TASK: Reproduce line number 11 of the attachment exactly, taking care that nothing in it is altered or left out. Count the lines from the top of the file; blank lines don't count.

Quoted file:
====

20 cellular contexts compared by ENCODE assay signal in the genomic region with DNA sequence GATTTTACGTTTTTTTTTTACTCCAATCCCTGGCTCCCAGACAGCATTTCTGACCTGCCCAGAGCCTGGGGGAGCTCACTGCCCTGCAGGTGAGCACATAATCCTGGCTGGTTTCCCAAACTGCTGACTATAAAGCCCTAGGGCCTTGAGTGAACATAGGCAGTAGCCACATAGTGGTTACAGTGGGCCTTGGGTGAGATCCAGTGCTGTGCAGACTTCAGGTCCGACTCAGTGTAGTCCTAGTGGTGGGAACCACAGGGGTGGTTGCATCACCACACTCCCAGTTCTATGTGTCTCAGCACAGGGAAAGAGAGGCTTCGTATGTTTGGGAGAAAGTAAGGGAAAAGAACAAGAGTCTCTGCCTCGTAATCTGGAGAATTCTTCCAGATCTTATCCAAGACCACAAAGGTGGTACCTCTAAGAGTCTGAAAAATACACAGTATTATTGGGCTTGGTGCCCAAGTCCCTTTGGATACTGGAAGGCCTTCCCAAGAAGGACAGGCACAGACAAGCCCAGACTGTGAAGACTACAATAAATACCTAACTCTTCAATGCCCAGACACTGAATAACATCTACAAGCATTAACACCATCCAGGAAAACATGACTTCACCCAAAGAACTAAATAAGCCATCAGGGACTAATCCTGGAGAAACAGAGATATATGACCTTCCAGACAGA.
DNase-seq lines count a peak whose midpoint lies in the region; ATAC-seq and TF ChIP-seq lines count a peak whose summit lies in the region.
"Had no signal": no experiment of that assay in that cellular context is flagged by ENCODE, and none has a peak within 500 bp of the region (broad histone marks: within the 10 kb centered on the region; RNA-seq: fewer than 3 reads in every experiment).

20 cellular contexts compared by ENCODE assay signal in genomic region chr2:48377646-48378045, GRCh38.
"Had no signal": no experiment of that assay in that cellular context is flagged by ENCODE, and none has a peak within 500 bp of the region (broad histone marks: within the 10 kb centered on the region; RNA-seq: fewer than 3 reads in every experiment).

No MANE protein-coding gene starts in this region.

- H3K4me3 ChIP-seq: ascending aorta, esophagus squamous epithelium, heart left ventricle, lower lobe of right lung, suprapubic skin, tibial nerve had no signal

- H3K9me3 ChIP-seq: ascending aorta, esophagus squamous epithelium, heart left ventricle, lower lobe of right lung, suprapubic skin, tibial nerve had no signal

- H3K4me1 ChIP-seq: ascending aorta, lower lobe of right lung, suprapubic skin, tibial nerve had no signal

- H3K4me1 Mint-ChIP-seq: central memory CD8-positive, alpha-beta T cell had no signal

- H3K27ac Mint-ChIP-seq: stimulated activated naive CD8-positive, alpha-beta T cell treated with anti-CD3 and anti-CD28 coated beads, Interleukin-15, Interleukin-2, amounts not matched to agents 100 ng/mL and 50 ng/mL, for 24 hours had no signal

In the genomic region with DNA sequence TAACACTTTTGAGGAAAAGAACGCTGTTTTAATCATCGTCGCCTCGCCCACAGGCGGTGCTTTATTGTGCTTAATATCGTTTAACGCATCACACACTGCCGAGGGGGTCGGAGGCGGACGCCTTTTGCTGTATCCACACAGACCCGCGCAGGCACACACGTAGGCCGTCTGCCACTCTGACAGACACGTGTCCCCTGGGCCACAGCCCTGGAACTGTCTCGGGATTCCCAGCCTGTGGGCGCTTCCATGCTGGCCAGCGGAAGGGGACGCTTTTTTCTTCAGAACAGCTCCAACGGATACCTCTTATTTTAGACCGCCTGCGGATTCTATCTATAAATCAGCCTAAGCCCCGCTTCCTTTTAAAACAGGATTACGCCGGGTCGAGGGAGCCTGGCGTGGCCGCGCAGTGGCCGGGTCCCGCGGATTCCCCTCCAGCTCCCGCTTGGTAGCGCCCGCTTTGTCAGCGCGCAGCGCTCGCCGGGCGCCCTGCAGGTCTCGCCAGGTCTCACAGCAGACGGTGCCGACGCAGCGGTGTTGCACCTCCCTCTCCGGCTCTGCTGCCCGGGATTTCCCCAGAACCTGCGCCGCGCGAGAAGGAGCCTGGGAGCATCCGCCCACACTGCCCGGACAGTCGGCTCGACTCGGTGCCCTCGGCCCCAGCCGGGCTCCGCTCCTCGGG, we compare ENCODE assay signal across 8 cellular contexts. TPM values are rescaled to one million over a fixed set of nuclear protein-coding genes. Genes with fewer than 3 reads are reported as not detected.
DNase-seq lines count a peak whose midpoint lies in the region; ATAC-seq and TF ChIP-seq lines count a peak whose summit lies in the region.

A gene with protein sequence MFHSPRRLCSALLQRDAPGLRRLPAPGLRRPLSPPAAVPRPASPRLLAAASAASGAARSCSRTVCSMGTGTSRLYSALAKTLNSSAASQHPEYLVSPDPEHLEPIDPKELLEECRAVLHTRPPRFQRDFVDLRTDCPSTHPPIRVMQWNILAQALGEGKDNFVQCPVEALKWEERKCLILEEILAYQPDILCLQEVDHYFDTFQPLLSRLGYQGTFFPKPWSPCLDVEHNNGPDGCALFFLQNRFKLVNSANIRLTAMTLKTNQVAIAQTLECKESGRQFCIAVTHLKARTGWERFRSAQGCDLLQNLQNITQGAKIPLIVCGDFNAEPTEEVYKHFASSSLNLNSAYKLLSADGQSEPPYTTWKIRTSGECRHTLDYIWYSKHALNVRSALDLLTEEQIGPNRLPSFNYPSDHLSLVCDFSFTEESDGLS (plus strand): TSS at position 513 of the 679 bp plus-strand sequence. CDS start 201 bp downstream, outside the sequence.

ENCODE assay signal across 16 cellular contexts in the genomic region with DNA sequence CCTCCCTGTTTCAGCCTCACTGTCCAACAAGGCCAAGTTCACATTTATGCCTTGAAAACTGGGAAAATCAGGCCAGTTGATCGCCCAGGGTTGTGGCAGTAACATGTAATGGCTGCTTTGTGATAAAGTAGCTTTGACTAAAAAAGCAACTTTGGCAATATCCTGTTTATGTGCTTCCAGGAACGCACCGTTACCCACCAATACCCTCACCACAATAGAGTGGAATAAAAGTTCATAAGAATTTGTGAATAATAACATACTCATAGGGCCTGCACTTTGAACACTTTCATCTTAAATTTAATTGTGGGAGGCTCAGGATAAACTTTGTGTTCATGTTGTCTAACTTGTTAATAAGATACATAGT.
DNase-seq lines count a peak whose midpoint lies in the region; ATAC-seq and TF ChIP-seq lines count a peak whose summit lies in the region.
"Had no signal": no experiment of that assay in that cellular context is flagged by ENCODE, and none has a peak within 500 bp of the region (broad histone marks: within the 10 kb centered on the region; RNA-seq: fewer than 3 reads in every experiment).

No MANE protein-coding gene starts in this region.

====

- H3K27ac Mint-ChIP-seq: stimulated activated naive CD8-positive, alpha-beta T cell treated with anti-CD3 and anti-CD28 coated beads, Interleukin-15, Interleukin-2, amounts not matched to agents 100 ng/mL and 50 ng/mL, for 24 hours had no signal